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Dealing with Difficult People


What can frontline staff do to make those difficult conversations with customers or service users easier to handle?

Managing Stress in the Workplace


Why the best stress policies aren’t enough on their own.

Debt and Mental Health


What are the implications for organisations who employ staff dealing with debt recovery?

Customers or service users who talk about suicide


How should frontline staff respond to individuals who talk about suicide and what can organisations do about it?

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Responding to people who self-harm - Top Tips for Teachers and others who work directly with young people


Following the release of hospital admission figures for intentional self-harm in November 2010, Paul Jenkins, chief executive from Rethink noted that self-harm continues to be most common in young people. The Royal College of Psychiatrists agrees saying that 1 in 10 young people will self-harm at some point.


Often teachers find they are the first people to notice the signs and so the responsibility falls to them to have that initial conversation with the young person. Obviously that conversation can’t remain confidential (the designated member of staff would be notified as part of the duty of care), but that doesn’t mean the conversation can’t be beneficial in its own right.


It can take a lot of courage for someone to talk about self-harming behaviour so it’s important that the experience is a positive one. These types of conversation generate huge anxiety and concern for staff and I frequently receive enquiries for training in this area. The following useful tips for teachers can make a conversation like this easier:

  • Establish if the person has an immediate need for first aid, and if so, help them to get medical treatment.


  • Listen to their worries and take them seriously. Show that you can see and care about the young person in pain behind the self-harm.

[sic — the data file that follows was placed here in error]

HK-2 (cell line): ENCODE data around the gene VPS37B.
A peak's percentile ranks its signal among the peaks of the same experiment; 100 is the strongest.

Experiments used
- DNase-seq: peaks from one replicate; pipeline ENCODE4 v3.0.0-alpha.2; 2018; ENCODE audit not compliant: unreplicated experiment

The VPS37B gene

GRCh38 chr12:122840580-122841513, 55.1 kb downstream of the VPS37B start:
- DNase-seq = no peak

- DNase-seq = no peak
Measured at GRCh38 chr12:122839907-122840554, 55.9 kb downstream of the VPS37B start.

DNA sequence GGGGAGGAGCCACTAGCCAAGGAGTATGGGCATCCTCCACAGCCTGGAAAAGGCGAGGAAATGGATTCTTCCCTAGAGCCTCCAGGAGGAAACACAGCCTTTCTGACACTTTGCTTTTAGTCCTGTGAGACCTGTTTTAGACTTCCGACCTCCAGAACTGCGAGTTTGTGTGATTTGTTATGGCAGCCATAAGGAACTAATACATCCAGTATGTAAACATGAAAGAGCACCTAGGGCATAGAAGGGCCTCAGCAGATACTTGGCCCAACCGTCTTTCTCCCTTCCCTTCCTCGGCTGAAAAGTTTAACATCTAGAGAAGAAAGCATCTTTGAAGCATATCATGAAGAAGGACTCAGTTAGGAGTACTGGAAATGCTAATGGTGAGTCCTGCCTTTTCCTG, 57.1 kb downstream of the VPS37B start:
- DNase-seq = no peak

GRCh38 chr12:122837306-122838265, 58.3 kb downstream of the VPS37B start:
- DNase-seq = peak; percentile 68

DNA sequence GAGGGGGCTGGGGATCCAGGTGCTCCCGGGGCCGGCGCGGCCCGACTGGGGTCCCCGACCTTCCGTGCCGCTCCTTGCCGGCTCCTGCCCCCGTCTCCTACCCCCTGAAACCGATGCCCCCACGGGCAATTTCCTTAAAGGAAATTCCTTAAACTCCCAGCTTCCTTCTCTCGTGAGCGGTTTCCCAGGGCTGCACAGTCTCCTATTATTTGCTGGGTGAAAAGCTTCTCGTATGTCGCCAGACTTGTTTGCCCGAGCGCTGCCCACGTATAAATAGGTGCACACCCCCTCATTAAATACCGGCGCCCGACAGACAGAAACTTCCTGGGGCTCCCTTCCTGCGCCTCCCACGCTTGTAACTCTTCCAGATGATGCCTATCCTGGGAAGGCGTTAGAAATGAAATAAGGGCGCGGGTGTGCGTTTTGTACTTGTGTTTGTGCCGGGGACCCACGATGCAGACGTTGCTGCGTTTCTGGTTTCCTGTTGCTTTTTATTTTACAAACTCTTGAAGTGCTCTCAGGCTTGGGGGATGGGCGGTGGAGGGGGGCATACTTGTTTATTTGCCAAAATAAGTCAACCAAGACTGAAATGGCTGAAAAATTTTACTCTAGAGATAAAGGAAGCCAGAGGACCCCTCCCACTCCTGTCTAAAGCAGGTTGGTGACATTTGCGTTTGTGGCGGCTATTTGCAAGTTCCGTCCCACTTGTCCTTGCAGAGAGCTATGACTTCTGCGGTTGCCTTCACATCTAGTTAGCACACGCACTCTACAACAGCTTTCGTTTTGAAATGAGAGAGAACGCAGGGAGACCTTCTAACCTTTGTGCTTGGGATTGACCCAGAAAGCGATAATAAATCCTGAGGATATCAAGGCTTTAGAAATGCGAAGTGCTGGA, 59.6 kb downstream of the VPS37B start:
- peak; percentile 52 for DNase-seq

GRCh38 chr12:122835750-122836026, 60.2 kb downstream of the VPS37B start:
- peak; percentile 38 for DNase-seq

• Offer empathy and understanding – something different from what they might be used to receiving. Remember, a person who has self-harmed may feel ashamed and vulnerable. Don’t expect to ‘solve’ the problem – instead recognise the benefits that can come from allowing the person to externalize these difficult feelings and circumstances, perhaps for the first time.


  • It might be useful to explore the following areas:
    • current frequency and severity of self-harming behaviour
    • any trends or patterns in the frequency or severity of self-harming over the years
    • what self-harming gives them
    • any attempts the individual has made to keep themselves safe or seek help following an episode of self-harm


  • Explain to the young person the rules about confidentiality - be explicit about whom you will discuss or share information with and what will happen next.


  • Stay calm and constructive. Make it clear that self-harm is okay to talk about, and can be understood. (To improve your knowledge of the subject download this excellent leaflet on self-harm from the Royal College of Psychiatrists).


  • Convey your respect for the young person’s efforts to survive, even though this involves hurting themselves. They have done the best they could.


  • Explore options - acknowledge how frightening it may be to think of living without self-harm.


  • It may be some time before the young person sees a mental health professional. Encourage them to talk to you again if they need to and suggest they may like to read this leaflet from the Royal College of Psychiatrists and access any of the suggested help or support. 


Remember this conversation might only be the start of a journey that takes a couple of years. It may be the first step on a road that leads a young person to find their own reasons for change and able to live a life without self-harm.


Interested in finding out more about our bespoke Inset day sessions on suicide and self-harm?  Call us or email us today to discuss your training needs further.